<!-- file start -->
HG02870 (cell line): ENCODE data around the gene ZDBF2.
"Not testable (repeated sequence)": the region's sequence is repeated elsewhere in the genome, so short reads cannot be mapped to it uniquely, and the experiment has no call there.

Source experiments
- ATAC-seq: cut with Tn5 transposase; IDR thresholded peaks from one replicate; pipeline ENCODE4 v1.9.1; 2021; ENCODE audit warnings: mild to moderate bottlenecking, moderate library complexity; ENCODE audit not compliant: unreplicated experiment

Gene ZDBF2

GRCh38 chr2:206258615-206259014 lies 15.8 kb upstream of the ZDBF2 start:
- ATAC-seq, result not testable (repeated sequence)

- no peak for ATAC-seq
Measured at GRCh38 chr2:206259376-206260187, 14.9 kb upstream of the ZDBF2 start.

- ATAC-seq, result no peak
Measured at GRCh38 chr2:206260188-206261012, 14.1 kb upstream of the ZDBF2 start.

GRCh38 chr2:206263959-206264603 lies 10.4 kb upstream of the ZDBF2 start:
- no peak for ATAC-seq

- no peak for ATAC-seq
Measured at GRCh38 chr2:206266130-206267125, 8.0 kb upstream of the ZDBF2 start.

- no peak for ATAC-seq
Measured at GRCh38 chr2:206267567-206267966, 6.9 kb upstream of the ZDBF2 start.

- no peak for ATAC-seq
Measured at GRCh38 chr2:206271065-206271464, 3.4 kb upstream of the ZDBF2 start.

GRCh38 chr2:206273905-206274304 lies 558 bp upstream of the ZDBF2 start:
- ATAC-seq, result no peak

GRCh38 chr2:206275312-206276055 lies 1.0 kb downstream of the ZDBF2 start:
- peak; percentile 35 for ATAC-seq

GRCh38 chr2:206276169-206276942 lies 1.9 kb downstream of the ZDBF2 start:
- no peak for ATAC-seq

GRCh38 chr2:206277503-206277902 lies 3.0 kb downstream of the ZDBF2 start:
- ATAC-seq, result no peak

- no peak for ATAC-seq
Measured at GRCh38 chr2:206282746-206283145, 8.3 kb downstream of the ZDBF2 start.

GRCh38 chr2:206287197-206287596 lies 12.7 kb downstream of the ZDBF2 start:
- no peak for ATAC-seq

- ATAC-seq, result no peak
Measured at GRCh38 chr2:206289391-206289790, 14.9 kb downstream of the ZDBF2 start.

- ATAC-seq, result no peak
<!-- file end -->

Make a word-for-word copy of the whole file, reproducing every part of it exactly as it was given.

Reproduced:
HG02870 (cell line): ENCODE data around the gene ZDBF2.
"Not testable (repeated sequence)": the region's sequence is repeated elsewhere in the genome, so short reads cannot be mapped to it uniquely, and the experiment has no call there.

Source experiments
- ATAC-seq: cut with Tn5 transposase; IDR thresholded peaks from one replicate; pipeline ENCODE4 v1.9.1; 2021; ENCODE audit warnings: mild to moderate bottlenecking, moderate library complexity; ENCODE audit not compliant: unreplicated experiment

Gene ZDBF2

GRCh38 chr2:206258615-206259014 lies 15.8 kb upstream of the ZDBF2 start:
- ATAC-seq, result not testable (repeated sequence)

- no peak for ATAC-seq
Measured at GRCh38 chr2:206259376-206260187, 14.9 kb upstream of the ZDBF2 start.

- ATAC-seq, result no peak
Measured at GRCh38 chr2:206260188-206261012, 14.1 kb upstream of the ZDBF2 start.

GRCh38 chr2:206263959-206264603 lies 10.4 kb upstream of the ZDBF2 start:
- no peak for ATAC-seq

- no peak for ATAC-seq
Measured at GRCh38 chr2:206266130-206267125, 8.0 kb upstream of the ZDBF2 start.

- no peak for ATAC-seq
Measured at GRCh38 chr2:206267567-206267966, 6.9 kb upstream of the ZDBF2 start.

- no peak for ATAC-seq
Measured at GRCh38 chr2:206271065-206271464, 3.4 kb upstream of the ZDBF2 start.

GRCh38 chr2:206273905-206274304 lies 558 bp upstream of the ZDBF2 start:
- ATAC-seq, result no peak

GRCh38 chr2:206275312-206276055 lies 1.0 kb downstream of the ZDBF2 start:
- peak; percentile 35 for ATAC-seq

GRCh38 chr2:206276169-206276942 lies 1.9 kb downstream of the ZDBF2 start:
- no peak for ATAC-seq

GRCh38 chr2:206277503-206277902 lies 3.0 kb downstream of the ZDBF2 start:
- ATAC-seq, result no peak

- no peak for ATAC-seq
Measured at GRCh38 chr2:206282746-206283145, 8.3 kb downstream of the ZDBF2 start.

GRCh38 chr2:206287197-206287596 lies 12.7 kb downstream of the ZDBF2 start:
- no peak for ATAC-seq

- ATAC-seq, result no peak
Measured at GRCh38 chr2:206289391-206289790, 14.9 kb downstream of the ZDBF2 start.

- ATAC-seq, result no peak